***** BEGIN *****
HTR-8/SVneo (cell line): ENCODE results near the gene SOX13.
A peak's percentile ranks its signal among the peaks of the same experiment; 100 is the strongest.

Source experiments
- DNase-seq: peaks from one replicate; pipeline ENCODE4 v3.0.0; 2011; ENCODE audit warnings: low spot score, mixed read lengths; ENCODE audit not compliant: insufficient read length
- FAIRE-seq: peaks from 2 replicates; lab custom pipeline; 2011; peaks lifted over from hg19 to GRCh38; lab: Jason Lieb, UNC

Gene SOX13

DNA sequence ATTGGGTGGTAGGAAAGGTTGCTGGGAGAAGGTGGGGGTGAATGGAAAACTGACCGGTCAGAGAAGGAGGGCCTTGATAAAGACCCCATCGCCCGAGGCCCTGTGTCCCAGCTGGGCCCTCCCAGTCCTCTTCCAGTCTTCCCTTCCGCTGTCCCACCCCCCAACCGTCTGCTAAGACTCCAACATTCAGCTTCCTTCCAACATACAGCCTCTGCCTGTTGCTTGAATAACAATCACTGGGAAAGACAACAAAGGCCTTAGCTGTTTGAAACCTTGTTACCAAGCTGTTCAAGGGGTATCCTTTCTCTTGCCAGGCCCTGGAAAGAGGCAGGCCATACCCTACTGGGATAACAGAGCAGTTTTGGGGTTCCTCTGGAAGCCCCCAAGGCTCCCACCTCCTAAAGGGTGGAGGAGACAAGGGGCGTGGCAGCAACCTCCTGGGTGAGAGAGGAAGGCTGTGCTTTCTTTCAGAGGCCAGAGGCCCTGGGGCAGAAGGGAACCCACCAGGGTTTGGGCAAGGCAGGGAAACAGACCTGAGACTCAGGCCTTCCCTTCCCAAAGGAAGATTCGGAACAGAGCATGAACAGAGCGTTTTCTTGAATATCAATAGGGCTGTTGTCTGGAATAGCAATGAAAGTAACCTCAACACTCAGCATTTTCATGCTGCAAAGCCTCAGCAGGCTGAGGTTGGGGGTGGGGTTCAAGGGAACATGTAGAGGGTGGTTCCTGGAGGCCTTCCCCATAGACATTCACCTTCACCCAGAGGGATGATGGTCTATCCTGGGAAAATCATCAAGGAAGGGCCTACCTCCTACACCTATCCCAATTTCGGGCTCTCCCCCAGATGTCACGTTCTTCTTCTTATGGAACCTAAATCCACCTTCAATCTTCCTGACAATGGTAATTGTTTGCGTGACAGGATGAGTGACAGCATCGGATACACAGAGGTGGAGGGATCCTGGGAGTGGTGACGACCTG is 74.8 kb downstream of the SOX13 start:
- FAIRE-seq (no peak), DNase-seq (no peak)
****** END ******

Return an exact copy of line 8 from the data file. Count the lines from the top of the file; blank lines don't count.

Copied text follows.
- FAIRE-seq (no peak), DNase-seq (no peak)